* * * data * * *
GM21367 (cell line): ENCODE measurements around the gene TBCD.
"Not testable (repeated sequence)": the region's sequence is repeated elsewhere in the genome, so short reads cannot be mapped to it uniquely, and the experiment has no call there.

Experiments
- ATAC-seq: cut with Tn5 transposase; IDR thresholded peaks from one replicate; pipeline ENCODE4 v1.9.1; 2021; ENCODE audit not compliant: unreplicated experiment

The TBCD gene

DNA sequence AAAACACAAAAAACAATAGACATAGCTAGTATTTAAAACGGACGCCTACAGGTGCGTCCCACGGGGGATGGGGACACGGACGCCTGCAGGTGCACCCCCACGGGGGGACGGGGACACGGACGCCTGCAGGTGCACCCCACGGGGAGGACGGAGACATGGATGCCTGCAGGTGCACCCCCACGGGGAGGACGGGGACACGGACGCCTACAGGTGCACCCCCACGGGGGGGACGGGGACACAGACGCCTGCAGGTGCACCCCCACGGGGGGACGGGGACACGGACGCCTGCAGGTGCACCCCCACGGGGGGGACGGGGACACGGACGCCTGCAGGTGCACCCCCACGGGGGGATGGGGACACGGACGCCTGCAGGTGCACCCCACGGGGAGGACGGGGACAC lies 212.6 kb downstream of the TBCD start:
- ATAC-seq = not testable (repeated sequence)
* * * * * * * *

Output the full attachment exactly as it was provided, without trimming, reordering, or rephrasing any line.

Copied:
GM21367 (cell line): ENCODE measurements around the gene TBCD.
"Not testable (repeated sequence)": the region's sequence is repeated elsewhere in the genome, so short reads cannot be mapped to it uniquely, and the experiment has no call there.

Experiments
- ATAC-seq: cut with Tn5 transposase; IDR thresholded peaks from one replicate; pipeline ENCODE4 v1.9.1; 2021; ENCODE audit not compliant: unreplicated experiment

The TBCD gene

DNA sequence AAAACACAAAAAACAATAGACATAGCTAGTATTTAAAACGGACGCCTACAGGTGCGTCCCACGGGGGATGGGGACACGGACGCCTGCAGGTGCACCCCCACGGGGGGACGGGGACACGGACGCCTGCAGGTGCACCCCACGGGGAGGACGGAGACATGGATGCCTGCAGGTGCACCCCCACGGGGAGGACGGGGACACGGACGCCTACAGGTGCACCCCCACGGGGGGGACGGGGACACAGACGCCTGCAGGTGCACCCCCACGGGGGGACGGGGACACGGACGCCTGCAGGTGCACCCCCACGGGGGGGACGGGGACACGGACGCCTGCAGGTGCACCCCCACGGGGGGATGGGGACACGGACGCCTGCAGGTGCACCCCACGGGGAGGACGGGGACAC lies 212.6 kb downstream of the TBCD start:
- ATAC-seq = not testable (repeated sequence)